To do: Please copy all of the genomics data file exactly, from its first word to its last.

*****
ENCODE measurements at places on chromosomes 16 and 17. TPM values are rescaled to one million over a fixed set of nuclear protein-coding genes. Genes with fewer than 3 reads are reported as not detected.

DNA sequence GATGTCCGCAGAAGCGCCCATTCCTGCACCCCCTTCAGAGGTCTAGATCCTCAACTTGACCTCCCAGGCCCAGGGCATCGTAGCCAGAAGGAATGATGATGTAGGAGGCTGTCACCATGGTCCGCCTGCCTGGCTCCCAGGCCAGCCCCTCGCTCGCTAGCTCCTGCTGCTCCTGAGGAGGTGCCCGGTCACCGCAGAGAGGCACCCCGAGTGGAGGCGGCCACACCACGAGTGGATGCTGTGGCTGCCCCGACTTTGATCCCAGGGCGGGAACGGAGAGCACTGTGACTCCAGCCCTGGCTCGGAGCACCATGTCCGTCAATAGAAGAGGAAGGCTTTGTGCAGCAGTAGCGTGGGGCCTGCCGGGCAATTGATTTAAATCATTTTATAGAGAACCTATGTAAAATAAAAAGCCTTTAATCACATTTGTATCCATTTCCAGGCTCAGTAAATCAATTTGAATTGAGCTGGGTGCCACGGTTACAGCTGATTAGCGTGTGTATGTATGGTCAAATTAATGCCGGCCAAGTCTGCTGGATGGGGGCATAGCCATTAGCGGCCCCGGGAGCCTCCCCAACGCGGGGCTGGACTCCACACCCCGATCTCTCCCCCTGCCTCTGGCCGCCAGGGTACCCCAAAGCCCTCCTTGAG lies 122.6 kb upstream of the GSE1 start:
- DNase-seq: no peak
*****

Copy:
ENCODE measurements at places on chromosomes 16 and 17. TPM values are rescaled to one million over a fixed set of nuclear protein-coding genes. Genes with fewer than 3 reads are reported as not detected.

DNA sequence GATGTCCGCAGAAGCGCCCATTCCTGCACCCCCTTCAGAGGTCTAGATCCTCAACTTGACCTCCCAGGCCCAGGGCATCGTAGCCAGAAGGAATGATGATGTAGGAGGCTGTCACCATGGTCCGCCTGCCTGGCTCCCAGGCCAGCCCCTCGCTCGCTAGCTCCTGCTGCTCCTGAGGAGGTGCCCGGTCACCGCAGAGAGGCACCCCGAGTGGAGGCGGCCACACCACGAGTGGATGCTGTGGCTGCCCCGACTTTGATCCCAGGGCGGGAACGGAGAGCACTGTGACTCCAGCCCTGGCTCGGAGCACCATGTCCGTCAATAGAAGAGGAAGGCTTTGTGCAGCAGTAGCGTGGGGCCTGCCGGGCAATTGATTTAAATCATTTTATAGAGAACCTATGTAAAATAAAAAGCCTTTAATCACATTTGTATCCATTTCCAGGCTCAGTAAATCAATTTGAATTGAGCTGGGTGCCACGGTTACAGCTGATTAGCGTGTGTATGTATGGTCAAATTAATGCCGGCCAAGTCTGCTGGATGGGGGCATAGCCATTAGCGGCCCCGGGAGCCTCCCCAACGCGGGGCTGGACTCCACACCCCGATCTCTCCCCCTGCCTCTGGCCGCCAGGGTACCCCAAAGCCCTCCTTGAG lies 122.6 kb upstream of the GSE1 start:
- DNase-seq: no peak